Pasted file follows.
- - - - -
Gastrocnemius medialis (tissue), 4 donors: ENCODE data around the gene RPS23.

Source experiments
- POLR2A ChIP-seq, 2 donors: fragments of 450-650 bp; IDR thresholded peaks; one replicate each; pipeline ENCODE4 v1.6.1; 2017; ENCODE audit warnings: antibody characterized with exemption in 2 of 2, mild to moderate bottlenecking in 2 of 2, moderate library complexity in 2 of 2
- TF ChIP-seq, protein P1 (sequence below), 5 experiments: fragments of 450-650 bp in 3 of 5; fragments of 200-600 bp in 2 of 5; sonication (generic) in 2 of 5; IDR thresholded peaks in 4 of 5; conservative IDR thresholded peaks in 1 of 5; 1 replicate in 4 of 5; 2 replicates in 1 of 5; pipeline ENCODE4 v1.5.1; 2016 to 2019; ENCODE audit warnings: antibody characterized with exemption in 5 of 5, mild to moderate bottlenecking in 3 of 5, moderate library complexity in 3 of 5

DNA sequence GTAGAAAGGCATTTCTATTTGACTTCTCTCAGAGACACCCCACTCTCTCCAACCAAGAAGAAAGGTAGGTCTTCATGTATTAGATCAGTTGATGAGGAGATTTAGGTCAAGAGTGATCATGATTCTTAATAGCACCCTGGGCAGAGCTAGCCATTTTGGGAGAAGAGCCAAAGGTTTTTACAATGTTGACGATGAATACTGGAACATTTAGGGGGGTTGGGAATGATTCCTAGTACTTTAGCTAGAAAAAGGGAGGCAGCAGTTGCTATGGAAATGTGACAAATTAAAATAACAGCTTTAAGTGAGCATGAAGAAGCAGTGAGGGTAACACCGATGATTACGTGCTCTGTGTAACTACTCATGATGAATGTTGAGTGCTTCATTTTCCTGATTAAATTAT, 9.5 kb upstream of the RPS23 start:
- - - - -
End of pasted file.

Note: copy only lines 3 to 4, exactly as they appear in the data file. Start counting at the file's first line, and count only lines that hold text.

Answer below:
- POLR2A ChIP-seq, 2 donors: fragments of 450-650 bp; IDR thresholded peaks; one replicate each; pipeline ENCODE4 v1.6.1; 2017; ENCODE audit warnings: antibody characterized with exemption in 2 of 2, mild to moderate bottlenecking in 2 of 2, moderate library complexity in 2 of 2
- TF ChIP-seq, protein P1 (sequence below), 5 experiments: fragments of 450-650 bp in 3 of 5; fragments of 200-600 bp in 2 of 5; sonication (generic) in 2 of 5; IDR thresholded peaks in 4 of 5; conservative IDR thresholded peaks in 1 of 5; 1 replicate in 4 of 5; 2 replicates in 1 of 5; pipeline ENCODE4 v1.5.1; 2016 to 2019; ENCODE audit warnings: antibody characterized with exemption in 5 of 5, mild to moderate bottlenecking in 3 of 5, moderate library complexity in 3 of 5